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Major events cause market fluctuations in one way or another. But the market’s reaction to such events is not always straightforward and can be influenced by a multitude of factors. Some of the most influential ones are: 

  • Expectations – If the event is largely expected, the market may be already priced in anticipation of the impact; hence, a more muted reaction. If it’s a surprise, there’ll likely be a bigger reaction.
  • Magnitude – A small company announcing a new product may have a limited impact. But a major government policy shift could have a widespread impact on multiple industries and markets.
  • Duration – The longer the impact, the more prolonged the market reaction. 
  • Timing – If the event occurs during a time of heightened market volatility or uncertainty, it will magnify the fluctuations.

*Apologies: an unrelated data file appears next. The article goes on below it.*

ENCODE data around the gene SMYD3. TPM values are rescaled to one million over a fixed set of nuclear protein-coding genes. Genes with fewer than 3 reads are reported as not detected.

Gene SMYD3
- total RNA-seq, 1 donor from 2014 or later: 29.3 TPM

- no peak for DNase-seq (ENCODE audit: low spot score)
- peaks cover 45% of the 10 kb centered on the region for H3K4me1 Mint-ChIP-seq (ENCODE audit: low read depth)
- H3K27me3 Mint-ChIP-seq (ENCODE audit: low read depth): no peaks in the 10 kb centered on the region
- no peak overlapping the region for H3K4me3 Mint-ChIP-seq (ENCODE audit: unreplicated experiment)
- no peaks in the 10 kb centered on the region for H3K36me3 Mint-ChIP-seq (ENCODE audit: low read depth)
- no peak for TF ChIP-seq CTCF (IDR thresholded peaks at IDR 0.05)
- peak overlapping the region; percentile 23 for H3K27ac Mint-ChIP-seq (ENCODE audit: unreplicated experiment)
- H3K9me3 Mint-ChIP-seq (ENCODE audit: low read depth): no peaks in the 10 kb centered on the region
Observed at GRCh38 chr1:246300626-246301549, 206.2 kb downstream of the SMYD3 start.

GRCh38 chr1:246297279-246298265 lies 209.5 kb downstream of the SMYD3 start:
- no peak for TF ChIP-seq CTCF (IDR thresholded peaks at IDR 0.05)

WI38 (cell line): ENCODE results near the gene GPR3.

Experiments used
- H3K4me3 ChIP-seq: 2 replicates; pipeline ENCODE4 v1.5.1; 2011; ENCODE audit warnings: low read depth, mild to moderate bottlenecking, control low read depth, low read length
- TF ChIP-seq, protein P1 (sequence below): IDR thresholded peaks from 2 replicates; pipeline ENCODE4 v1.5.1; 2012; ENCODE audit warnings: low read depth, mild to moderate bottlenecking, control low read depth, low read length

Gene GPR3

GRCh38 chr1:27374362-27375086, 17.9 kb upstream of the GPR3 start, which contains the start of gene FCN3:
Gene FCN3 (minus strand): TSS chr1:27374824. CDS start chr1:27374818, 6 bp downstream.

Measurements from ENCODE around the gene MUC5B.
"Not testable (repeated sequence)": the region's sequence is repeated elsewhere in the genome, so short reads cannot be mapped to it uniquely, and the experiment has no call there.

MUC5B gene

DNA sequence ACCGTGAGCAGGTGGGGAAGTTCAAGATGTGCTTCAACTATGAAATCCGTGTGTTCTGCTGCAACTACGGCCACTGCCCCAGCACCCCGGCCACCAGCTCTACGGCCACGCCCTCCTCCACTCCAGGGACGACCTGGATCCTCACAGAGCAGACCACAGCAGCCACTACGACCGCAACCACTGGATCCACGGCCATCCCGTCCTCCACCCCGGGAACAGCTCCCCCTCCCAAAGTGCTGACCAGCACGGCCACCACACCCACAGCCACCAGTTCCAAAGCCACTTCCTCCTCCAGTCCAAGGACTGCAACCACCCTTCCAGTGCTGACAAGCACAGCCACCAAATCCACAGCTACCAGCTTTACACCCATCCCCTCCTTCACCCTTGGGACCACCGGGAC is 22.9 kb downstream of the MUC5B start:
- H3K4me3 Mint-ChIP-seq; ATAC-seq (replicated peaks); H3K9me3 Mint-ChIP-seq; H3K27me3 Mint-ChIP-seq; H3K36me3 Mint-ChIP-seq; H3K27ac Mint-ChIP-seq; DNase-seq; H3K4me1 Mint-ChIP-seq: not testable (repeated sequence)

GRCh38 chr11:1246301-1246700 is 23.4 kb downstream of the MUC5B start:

• Market sentiment – Let’s say investors are already feeling bullish. In that case, a positive event (like the release of favorable economic data) should further boost their confidence and increase buying activity. And vice versa.

Positive vs. negative events

The Biogen and Facebook cases are two illustrative examples of what positive and negative events can do to the stock market.

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In February 2023, Biogen announced that its drug Aduhelm, which treats Alzheimer’s disease, received approval from the FDA. This news led to a surge in Biogen’s stock price, with the share price increasing by more than 60%. But because it was only a company-wide event, it didn’t have a significant impact on the overall market.